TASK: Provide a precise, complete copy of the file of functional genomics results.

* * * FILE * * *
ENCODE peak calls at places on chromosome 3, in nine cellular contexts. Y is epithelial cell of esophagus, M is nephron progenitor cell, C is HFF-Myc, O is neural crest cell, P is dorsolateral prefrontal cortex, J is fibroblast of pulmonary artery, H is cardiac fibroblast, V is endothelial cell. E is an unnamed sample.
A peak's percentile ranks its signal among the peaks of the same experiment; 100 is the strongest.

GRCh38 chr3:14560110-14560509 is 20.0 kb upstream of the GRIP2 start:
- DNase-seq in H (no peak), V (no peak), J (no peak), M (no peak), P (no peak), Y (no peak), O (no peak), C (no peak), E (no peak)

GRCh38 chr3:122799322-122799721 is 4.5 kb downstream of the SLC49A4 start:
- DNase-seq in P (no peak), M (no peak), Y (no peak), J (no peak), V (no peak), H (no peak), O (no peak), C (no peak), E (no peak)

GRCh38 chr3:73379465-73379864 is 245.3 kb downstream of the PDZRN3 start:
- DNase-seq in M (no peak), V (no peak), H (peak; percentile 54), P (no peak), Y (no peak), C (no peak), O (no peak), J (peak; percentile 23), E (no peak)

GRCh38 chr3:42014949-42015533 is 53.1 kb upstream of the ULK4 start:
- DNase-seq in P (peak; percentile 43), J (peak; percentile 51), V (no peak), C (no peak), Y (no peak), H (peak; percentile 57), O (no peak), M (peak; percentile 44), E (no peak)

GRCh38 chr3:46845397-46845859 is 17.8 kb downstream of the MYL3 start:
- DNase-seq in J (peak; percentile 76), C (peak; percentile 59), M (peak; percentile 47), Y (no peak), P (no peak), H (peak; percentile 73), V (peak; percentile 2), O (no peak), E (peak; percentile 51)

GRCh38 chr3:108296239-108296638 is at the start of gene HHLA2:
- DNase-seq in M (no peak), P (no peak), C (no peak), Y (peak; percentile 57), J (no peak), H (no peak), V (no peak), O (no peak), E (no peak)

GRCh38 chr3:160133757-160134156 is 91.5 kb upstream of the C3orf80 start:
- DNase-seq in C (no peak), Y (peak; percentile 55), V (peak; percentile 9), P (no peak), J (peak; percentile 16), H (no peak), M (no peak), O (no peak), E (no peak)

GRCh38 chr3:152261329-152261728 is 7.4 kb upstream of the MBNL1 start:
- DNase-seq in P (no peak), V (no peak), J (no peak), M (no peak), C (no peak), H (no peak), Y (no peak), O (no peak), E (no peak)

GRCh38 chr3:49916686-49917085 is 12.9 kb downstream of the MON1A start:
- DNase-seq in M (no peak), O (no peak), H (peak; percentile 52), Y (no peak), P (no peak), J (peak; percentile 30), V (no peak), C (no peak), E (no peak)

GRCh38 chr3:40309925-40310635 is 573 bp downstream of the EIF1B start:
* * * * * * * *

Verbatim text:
ENCODE peak calls at places on chromosome 3, in nine cellular contexts. Y is epithelial cell of esophagus, M is nephron progenitor cell, C is HFF-Myc, O is neural crest cell, P is dorsolateral prefrontal cortex, J is fibroblast of pulmonary artery, H is cardiac fibroblast, V is endothelial cell. E is an unnamed sample.
A peak's percentile ranks its signal among the peaks of the same experiment; 100 is the strongest.

GRCh38 chr3:14560110-14560509 is 20.0 kb upstream of the GRIP2 start:
- DNase-seq in H (no peak), V (no peak), J (no peak), M (no peak), P (no peak), Y (no peak), O (no peak), C (no peak), E (no peak)

GRCh38 chr3:122799322-122799721 is 4.5 kb downstream of the SLC49A4 start:
- DNase-seq in P (no peak), M (no peak), Y (no peak), J (no peak), V (no peak), H (no peak), O (no peak), C (no peak), E (no peak)

GRCh38 chr3:73379465-73379864 is 245.3 kb downstream of the PDZRN3 start:
- DNase-seq in M (no peak), V (no peak), H (peak; percentile 54), P (no peak), Y (no peak), C (no peak), O (no peak), J (peak; percentile 23), E (no peak)

GRCh38 chr3:42014949-42015533 is 53.1 kb upstream of the ULK4 start:
- DNase-seq in P (peak; percentile 43), J (peak; percentile 51), V (no peak), C (no peak), Y (no peak), H (peak; percentile 57), O (no peak), M (peak; percentile 44), E (no peak)

GRCh38 chr3:46845397-46845859 is 17.8 kb downstream of the MYL3 start:
- DNase-seq in J (peak; percentile 76), C (peak; percentile 59), M (peak; percentile 47), Y (no peak), P (no peak), H (peak; percentile 73), V (peak; percentile 2), O (no peak), E (peak; percentile 51)

GRCh38 chr3:108296239-108296638 is at the start of gene HHLA2:
- DNase-seq in M (no peak), P (no peak), C (no peak), Y (peak; percentile 57), J (no peak), H (no peak), V (no peak), O (no peak), E (no peak)

GRCh38 chr3:160133757-160134156 is 91.5 kb upstream of the C3orf80 start:
- DNase-seq in C (no peak), Y (peak; percentile 55), V (peak; percentile 9), P (no peak), J (peak; percentile 16), H (no peak), M (no peak), O (no peak), E (no peak)

GRCh38 chr3:152261329-152261728 is 7.4 kb upstream of the MBNL1 start:
- DNase-seq in P (no peak), V (no peak), J (no peak), M (no peak), C (no peak), H (no peak), Y (no peak), O (no peak), E (no peak)

GRCh38 chr3:49916686-49917085 is 12.9 kb downstream of the MON1A start:
- DNase-seq in M (no peak), O (no peak), H (peak; percentile 52), Y (no peak), P (no peak), J (peak; percentile 30), V (no peak), C (no peak), E (no peak)

GRCh38 chr3:40309925-40310635 is 573 bp downstream of the EIF1B start: